Incorporation of recombinant fibronectin into genetically engineered elastin-based polymers
Balderrama, Fanor Alberto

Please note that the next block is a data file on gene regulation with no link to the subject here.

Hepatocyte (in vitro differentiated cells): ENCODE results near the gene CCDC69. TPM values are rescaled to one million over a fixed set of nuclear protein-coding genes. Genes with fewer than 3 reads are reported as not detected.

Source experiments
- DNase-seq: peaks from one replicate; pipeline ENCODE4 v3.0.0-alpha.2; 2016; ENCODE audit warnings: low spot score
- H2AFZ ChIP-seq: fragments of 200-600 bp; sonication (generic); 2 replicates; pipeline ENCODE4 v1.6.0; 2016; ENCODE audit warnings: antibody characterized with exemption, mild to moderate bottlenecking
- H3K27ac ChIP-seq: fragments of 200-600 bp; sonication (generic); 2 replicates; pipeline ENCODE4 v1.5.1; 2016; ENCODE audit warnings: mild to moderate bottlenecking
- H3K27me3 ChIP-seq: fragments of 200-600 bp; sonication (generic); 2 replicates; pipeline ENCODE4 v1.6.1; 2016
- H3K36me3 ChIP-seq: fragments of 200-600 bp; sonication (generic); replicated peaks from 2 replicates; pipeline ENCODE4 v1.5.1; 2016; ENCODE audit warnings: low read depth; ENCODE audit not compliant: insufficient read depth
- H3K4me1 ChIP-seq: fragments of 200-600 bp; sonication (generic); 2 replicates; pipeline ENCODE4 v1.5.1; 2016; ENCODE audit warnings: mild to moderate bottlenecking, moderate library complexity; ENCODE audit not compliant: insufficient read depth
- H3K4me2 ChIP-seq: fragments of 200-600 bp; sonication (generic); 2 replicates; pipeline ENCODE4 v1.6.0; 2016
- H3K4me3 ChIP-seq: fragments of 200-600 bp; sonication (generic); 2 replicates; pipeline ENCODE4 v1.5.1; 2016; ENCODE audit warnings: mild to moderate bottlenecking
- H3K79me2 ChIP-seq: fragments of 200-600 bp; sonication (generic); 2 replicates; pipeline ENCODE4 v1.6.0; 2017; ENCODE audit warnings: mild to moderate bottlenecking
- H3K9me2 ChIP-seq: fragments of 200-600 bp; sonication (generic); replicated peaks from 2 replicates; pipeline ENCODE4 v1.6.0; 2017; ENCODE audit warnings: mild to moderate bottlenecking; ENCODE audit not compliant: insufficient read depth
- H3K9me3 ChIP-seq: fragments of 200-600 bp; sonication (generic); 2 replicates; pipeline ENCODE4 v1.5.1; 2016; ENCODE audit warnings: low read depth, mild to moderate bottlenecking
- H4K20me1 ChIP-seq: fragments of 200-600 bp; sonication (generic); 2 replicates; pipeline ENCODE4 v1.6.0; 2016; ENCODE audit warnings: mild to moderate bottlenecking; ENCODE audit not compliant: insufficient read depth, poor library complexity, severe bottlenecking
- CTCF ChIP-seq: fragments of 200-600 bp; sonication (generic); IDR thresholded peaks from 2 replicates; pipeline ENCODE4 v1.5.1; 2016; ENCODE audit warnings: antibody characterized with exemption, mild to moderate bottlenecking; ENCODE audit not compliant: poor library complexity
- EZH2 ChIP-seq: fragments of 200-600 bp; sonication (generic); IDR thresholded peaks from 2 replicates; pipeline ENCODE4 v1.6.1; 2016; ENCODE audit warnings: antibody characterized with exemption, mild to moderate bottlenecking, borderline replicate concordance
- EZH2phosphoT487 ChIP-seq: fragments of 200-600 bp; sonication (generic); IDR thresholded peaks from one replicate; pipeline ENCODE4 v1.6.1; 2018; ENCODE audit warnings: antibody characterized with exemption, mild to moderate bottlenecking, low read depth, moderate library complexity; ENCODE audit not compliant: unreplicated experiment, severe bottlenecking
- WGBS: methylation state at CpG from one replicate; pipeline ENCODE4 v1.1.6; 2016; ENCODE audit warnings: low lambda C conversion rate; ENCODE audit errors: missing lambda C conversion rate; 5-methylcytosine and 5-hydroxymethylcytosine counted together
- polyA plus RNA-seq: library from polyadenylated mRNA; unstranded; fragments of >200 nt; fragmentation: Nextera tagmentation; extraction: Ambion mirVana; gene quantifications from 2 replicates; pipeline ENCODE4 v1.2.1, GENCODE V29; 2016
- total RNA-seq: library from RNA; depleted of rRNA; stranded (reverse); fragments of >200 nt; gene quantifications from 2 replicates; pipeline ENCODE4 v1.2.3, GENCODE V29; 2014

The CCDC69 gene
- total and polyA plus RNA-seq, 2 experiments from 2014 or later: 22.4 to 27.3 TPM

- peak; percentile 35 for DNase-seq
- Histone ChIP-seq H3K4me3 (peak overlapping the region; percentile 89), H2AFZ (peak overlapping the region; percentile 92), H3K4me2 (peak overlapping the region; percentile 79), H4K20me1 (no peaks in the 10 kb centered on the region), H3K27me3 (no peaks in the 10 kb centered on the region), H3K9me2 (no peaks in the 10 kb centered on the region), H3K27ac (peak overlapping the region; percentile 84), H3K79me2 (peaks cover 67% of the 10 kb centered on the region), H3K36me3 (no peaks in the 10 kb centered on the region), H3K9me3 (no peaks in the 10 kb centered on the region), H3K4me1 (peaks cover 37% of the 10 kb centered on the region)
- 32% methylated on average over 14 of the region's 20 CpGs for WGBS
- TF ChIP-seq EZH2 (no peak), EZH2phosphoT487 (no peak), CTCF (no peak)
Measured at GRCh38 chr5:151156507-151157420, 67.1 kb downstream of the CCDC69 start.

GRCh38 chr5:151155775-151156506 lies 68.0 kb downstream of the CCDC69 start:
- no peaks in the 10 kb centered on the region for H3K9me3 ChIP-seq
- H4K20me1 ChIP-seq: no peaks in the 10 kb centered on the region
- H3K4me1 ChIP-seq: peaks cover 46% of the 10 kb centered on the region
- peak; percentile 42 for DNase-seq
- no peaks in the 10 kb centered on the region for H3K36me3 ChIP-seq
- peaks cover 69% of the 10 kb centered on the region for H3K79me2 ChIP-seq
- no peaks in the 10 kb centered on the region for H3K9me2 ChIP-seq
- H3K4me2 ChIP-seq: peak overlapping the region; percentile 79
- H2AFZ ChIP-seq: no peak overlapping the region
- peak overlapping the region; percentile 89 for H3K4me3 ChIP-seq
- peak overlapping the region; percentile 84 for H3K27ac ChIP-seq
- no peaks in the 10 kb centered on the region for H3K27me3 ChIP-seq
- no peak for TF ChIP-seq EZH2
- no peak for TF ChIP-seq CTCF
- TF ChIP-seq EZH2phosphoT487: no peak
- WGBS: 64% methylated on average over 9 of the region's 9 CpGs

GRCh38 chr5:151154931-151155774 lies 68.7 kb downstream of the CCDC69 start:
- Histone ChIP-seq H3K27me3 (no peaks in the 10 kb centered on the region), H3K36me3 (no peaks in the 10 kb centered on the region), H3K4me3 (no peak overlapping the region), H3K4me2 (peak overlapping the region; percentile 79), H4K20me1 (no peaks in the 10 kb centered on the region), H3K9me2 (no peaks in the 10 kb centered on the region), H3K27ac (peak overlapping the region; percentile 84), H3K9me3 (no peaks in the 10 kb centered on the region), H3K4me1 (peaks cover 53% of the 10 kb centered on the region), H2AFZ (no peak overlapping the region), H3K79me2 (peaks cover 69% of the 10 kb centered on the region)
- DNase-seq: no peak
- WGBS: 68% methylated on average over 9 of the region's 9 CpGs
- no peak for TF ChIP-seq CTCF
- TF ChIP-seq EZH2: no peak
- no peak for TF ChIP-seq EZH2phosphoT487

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Cardiovascular disease is the main cause of death in the United States. Many of these conditions require the grafting or bypassing of compromised blood vessels. To this effect, biological vascular grafts (autografts and allografts) are the first line of action. However, when the patient lacks vasculature suitable for grafting use, several synthetic grafting options are available. The search for an inert biomaterial for vascular grafts has proven to be unsuccessful. This makes the interaction taking place on the blood-biomaterial interface critical for the success of the grafts. This thesis introduces a new bio-inspired approach to tackle the mechanical and biological challenges of vascular material design. The hypothesis of this research is that recombinant fibronectin protein can be stably incorporated onto elastin-mimetic polymers to increase endothelialization. Recombinant elastin, designed to recreate the mechanical properties of natural elastin as a candidate material for vascular graft fabrication, was used as a model surface. Recombinant fibronectin-functionalized elastin-mimetic polymer displayed significant improvement in cell adhesion. Quantification of surface bound recombinant fibronectin verified the concentration dependence of this cell adhesive behavior. Modified elastin-mimetic polymer also demonstrated an enhanced ability to support endothelial cell proliferation. Furthermore, the stability of recombinant fibronectin-modified polymers was assessed. These studies provide the foundation for fabricating elastin-mimetic vascular grafts with improved endothelialization and subsequent biological performance.